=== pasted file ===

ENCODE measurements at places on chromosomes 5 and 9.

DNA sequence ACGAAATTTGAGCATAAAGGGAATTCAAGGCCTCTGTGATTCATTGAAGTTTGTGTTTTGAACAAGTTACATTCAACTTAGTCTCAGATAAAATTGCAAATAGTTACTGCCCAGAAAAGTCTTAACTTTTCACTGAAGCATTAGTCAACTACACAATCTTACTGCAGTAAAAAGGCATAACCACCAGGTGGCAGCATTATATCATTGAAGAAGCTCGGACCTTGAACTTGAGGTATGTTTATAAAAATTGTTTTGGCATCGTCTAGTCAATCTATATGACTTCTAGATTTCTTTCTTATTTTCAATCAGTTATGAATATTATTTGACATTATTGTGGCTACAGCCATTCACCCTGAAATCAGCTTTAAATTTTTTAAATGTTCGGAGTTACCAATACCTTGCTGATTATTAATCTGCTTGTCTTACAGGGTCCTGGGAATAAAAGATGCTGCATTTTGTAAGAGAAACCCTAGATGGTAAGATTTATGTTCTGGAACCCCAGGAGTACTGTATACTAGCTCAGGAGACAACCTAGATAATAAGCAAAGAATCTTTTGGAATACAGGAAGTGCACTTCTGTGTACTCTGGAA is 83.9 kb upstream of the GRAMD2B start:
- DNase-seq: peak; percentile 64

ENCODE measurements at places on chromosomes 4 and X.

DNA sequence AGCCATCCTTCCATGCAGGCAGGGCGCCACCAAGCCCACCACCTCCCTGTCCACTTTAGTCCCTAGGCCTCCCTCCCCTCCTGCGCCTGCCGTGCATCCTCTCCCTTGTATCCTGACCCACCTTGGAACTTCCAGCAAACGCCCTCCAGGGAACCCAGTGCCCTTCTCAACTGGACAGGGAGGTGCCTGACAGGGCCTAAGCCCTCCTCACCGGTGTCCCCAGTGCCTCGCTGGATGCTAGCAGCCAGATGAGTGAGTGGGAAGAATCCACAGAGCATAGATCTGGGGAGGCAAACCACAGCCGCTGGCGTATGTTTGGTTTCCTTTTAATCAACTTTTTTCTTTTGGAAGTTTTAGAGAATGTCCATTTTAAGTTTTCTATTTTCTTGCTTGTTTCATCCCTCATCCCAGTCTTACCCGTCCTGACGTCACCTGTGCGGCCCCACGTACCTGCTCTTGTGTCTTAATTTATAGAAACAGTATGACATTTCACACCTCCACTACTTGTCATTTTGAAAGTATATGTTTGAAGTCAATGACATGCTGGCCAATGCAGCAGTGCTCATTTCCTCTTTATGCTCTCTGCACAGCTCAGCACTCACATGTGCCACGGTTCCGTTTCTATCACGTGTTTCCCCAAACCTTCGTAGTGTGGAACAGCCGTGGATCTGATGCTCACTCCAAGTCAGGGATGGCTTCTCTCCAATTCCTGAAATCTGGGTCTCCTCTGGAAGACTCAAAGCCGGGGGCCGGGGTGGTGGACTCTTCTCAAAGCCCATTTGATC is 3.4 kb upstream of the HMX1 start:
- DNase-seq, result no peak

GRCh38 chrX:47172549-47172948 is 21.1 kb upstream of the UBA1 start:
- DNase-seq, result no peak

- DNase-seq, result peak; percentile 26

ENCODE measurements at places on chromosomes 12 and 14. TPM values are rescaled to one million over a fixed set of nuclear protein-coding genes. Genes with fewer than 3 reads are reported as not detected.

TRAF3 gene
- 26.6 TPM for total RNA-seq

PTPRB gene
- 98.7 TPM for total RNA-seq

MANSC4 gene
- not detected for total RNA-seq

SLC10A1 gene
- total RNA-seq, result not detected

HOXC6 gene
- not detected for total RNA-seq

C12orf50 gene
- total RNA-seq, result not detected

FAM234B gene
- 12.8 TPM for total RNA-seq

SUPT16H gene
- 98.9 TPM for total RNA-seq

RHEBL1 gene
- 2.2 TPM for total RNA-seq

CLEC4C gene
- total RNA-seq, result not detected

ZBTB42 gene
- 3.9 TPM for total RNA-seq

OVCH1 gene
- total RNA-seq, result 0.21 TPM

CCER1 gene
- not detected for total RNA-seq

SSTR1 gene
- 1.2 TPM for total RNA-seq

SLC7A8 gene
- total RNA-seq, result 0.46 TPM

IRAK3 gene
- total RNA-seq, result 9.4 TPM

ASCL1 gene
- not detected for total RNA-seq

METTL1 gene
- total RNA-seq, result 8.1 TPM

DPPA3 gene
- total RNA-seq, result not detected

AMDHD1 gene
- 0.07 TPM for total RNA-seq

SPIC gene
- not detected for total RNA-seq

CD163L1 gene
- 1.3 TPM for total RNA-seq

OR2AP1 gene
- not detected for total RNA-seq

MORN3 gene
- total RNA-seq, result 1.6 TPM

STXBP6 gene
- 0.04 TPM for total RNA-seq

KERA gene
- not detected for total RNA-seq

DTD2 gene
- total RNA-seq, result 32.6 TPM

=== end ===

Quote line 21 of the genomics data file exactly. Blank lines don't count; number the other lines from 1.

C12orf50 gene